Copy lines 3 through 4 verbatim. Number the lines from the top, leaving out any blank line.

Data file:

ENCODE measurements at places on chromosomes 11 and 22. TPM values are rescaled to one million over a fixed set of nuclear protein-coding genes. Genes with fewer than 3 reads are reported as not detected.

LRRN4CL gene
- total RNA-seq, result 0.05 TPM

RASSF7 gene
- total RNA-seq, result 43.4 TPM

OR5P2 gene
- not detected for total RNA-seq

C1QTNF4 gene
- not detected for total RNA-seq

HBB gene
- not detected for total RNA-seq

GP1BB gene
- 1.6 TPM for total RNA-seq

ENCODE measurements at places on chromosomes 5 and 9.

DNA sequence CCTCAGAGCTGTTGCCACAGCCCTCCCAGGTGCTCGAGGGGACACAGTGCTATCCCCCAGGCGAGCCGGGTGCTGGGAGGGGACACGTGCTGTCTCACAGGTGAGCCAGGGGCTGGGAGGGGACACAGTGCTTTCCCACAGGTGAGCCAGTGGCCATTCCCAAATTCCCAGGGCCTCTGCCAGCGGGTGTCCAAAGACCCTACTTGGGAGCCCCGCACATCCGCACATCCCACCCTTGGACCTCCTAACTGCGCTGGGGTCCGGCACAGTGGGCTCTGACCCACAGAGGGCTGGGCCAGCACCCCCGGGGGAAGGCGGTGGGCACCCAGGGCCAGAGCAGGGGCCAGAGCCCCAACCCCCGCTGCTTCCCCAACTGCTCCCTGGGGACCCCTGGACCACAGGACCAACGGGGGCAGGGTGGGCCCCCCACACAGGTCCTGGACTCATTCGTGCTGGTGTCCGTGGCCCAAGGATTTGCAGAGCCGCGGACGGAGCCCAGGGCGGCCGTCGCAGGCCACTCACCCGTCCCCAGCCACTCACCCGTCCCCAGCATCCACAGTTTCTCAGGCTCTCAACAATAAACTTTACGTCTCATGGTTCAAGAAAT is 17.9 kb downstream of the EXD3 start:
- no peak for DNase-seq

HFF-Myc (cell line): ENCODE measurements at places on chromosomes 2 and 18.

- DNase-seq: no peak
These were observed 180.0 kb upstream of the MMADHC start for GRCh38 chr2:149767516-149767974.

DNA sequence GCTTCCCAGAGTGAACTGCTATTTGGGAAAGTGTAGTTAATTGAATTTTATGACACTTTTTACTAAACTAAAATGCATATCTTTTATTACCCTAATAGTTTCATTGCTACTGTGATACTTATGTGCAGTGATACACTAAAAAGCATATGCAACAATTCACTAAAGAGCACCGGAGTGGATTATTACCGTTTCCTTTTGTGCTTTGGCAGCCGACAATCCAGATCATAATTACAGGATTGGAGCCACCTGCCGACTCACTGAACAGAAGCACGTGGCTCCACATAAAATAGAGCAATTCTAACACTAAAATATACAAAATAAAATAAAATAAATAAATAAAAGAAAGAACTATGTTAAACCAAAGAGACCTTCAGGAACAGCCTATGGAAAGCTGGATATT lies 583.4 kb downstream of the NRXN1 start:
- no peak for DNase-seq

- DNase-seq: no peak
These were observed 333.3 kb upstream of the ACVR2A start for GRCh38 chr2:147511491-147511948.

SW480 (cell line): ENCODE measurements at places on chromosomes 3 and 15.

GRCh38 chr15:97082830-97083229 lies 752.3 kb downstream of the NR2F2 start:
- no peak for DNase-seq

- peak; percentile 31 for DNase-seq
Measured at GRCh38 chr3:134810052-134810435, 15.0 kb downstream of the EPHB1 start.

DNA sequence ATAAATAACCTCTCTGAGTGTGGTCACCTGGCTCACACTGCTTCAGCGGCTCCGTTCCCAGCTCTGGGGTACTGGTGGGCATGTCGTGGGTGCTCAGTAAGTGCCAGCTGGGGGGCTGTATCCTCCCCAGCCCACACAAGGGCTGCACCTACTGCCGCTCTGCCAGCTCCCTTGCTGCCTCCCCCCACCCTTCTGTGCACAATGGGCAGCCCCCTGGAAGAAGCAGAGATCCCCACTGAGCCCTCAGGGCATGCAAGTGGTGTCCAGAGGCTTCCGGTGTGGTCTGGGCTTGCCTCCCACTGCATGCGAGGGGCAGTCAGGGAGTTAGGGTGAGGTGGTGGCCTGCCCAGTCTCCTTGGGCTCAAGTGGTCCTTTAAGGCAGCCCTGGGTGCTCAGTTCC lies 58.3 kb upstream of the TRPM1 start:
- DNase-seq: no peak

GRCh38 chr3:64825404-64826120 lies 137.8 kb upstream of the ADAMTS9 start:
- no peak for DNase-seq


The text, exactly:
- total RNA-seq, result 0.05 TPM

RASSF7 gene